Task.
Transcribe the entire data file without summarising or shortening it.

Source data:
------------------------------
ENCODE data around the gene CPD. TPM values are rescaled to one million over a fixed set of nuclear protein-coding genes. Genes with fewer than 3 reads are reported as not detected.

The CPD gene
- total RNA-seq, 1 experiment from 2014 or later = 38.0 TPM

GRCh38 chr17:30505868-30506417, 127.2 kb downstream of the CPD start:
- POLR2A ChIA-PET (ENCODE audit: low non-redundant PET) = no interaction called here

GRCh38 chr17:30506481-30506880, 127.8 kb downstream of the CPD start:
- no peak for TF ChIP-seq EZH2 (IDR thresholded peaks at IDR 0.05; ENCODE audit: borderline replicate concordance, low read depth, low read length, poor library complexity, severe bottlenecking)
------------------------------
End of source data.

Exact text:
ENCODE data around the gene CPD. TPM values are rescaled to one million over a fixed set of nuclear protein-coding genes. Genes with fewer than 3 reads are reported as not detected.

The CPD gene
- total RNA-seq, 1 experiment from 2014 or later = 38.0 TPM

GRCh38 chr17:30505868-30506417, 127.2 kb downstream of the CPD start:
- POLR2A ChIA-PET (ENCODE audit: low non-redundant PET) = no interaction called here

GRCh38 chr17:30506481-30506880, 127.8 kb downstream of the CPD start:
- no peak for TF ChIP-seq EZH2 (IDR thresholded peaks at IDR 0.05; ENCODE audit: borderline replicate concordance, low read depth, low read length, poor library complexity, severe bottlenecking)